The Centers for Disease Control and Prevention reported total overdose deaths were up 3 percent in 2010, with drugs like OxyContin and Vicodin responsible for 43 percent of the total, the Los Angeles Times reported Saturday.
Incomplete data from 2011 suggest deaths from prescription drug overdose were still increasing.
"While most things are getting better in the health world, this isn't," CDC Director Thomas Frieden told the Times. "It's a big problem, and it's getting worse."
In 2009 for the first time, more people died of drug overdoses than in traffic accidents.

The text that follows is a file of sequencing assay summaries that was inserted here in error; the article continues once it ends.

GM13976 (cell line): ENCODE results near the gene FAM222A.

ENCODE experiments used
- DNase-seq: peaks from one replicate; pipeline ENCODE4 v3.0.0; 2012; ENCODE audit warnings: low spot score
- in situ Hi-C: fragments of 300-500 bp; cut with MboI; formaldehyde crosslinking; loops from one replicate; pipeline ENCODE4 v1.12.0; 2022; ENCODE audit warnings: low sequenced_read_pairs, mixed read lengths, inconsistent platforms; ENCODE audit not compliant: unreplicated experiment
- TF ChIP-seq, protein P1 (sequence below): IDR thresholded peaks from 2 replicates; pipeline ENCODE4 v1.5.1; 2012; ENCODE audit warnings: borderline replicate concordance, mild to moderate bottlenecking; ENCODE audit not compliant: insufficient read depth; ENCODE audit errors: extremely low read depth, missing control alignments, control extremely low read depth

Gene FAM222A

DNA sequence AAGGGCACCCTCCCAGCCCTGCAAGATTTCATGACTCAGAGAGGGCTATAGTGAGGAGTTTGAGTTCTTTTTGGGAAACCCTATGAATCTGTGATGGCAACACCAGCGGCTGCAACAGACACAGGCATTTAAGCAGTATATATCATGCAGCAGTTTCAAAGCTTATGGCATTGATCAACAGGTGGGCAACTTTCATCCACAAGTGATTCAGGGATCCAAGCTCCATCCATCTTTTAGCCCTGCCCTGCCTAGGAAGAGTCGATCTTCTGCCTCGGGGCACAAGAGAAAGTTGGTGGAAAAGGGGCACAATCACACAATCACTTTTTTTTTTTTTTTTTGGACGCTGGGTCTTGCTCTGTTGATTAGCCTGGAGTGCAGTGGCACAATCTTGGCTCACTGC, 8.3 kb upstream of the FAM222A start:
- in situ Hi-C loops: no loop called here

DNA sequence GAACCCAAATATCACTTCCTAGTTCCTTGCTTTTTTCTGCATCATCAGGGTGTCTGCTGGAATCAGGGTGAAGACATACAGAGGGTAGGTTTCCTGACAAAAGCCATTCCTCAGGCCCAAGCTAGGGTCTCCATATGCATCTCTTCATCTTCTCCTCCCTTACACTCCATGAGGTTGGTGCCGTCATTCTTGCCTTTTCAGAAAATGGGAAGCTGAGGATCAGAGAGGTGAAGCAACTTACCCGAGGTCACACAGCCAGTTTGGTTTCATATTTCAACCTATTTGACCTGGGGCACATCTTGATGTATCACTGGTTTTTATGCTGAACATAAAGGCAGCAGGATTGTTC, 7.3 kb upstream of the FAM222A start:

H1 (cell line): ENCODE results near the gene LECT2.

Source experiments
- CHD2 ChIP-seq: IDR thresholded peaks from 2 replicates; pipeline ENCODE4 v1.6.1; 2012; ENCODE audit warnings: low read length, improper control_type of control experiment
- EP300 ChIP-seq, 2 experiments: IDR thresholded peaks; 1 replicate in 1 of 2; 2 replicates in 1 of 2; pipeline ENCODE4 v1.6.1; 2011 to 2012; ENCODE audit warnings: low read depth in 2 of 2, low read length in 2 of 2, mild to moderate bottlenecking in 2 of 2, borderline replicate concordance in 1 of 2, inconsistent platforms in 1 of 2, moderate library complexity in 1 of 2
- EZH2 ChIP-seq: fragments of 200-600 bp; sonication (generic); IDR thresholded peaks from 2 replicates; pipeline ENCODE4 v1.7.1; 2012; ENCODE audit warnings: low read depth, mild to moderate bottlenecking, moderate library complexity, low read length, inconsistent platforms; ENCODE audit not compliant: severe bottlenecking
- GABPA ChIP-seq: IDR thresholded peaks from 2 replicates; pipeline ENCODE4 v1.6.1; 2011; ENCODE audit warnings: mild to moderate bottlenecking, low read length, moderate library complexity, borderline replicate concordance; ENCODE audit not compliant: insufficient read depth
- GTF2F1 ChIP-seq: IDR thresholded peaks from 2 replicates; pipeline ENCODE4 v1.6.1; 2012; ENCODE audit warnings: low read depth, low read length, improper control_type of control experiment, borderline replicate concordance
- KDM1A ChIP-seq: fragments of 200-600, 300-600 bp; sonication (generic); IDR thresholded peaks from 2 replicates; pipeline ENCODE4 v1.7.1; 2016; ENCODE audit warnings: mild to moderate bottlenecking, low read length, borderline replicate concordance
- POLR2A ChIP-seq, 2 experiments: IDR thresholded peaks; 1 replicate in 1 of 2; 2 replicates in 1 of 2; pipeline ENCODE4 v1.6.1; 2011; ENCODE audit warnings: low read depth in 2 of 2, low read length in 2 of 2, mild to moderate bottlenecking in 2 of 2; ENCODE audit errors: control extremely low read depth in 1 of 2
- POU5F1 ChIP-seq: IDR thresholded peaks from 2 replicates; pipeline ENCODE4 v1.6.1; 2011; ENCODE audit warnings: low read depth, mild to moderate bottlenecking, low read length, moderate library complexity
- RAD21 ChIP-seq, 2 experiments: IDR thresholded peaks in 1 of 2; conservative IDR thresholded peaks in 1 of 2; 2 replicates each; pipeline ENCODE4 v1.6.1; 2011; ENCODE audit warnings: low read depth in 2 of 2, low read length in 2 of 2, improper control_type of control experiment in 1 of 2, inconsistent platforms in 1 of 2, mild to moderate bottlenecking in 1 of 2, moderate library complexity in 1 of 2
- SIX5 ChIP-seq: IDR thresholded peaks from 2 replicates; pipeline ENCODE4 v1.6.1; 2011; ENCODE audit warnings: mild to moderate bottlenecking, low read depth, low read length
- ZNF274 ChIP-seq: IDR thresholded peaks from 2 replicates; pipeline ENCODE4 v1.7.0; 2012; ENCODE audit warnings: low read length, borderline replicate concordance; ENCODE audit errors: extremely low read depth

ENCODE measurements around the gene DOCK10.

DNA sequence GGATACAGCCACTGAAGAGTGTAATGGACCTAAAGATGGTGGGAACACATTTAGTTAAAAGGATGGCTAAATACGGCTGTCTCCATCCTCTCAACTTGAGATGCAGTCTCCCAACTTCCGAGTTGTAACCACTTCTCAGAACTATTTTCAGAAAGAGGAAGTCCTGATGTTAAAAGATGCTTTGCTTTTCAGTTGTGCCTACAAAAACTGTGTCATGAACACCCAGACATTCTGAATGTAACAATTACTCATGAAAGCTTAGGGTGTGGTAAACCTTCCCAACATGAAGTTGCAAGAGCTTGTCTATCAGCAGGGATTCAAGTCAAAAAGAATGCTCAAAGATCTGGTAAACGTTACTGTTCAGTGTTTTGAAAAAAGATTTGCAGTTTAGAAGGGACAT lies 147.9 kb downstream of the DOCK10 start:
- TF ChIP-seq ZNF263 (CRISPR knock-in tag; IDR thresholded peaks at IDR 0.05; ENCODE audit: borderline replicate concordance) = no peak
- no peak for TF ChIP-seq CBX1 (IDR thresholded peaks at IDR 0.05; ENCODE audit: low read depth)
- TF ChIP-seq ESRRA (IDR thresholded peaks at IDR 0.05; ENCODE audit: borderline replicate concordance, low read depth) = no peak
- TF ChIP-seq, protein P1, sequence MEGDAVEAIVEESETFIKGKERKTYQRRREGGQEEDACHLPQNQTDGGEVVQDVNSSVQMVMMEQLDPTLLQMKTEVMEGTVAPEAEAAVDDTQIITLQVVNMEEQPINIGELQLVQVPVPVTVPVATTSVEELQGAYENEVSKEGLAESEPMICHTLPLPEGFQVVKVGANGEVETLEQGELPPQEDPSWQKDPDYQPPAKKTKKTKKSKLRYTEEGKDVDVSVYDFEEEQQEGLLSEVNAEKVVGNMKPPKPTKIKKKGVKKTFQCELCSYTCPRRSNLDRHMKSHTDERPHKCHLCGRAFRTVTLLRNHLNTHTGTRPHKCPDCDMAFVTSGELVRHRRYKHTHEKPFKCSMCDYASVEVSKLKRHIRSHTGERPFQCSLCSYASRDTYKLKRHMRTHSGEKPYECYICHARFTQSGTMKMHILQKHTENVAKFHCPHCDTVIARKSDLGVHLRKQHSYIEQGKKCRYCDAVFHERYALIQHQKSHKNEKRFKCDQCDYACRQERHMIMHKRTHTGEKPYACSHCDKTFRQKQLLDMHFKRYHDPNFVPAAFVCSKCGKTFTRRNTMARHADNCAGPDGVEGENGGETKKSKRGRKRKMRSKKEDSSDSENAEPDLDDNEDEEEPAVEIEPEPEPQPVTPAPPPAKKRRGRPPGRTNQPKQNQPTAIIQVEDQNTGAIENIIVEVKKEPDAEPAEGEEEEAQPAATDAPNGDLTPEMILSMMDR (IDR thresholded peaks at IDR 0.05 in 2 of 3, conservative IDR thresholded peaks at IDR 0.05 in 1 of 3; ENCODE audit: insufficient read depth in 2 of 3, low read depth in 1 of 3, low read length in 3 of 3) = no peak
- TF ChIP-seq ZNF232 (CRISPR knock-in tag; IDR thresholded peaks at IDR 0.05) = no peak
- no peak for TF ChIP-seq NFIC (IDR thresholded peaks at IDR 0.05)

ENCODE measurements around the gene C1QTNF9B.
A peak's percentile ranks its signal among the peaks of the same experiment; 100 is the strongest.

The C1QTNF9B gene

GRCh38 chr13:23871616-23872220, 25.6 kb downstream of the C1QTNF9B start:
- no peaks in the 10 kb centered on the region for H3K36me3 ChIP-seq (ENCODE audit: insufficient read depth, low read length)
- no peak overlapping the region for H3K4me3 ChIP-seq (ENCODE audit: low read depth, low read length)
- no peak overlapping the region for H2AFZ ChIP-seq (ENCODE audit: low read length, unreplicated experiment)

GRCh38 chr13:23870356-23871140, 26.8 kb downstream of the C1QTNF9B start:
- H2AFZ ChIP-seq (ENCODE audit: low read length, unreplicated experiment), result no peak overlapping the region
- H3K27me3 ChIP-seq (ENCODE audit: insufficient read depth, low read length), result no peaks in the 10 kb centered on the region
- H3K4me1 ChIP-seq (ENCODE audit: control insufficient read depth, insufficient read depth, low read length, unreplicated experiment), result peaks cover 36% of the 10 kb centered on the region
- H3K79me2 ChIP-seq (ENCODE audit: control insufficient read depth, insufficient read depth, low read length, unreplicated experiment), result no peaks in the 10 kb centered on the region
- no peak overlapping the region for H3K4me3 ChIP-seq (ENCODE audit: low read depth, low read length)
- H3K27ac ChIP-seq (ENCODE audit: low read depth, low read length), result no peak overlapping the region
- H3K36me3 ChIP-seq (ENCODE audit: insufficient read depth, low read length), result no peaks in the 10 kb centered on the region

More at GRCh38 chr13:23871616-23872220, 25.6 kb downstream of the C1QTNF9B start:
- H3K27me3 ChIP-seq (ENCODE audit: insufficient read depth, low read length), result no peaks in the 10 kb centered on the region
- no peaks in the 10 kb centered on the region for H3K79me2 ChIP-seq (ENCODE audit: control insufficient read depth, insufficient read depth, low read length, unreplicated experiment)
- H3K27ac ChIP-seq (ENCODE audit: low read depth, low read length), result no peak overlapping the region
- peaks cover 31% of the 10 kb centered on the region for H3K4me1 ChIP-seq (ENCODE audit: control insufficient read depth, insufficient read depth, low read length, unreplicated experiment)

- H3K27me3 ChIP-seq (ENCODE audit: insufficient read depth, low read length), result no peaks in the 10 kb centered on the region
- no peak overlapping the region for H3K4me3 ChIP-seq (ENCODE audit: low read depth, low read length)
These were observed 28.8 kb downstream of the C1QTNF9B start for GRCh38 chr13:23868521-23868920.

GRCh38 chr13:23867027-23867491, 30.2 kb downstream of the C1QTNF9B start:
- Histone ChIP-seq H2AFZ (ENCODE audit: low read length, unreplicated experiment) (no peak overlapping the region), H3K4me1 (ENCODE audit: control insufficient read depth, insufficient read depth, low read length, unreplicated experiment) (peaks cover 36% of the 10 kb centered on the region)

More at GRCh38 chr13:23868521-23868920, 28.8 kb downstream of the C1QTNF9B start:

The U.S. Food and Drug Administration is considering new regulations that would limit prescriptions for painkillers to 90 days, except for cancer patients and people who can show they are suffering from severe pain.
"The data supporting long-term use of opiates for pain, other than cancer pain, is scant to non-existent," Frieden said. "These are dangerous drugs. They're not proven to have long-term benefit for non-cancer pain, and they're being used to the detriment to hundreds of thousands of people in this country."
The CDC figures do not show whether people who died from prescription drug overdoses obtained them on the street or from a doctor. The Times analyzed Southern California fatalities last year and found that almost half involved drugs prescribed by a doctor, and that some doctors had multiple patients who had died of overdoses.